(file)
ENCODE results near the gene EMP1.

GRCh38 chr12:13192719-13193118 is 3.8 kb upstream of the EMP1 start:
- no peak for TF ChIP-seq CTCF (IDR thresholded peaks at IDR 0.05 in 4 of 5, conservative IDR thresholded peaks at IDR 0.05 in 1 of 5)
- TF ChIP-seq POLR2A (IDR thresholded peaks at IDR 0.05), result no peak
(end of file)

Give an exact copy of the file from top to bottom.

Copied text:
ENCODE results near the gene EMP1.

GRCh38 chr12:13192719-13193118 is 3.8 kb upstream of the EMP1 start:
- no peak for TF ChIP-seq CTCF (IDR thresholded peaks at IDR 0.05 in 4 of 5, conservative IDR thresholded peaks at IDR 0.05 in 1 of 5)
- TF ChIP-seq POLR2A (IDR thresholded peaks at IDR 0.05), result no peak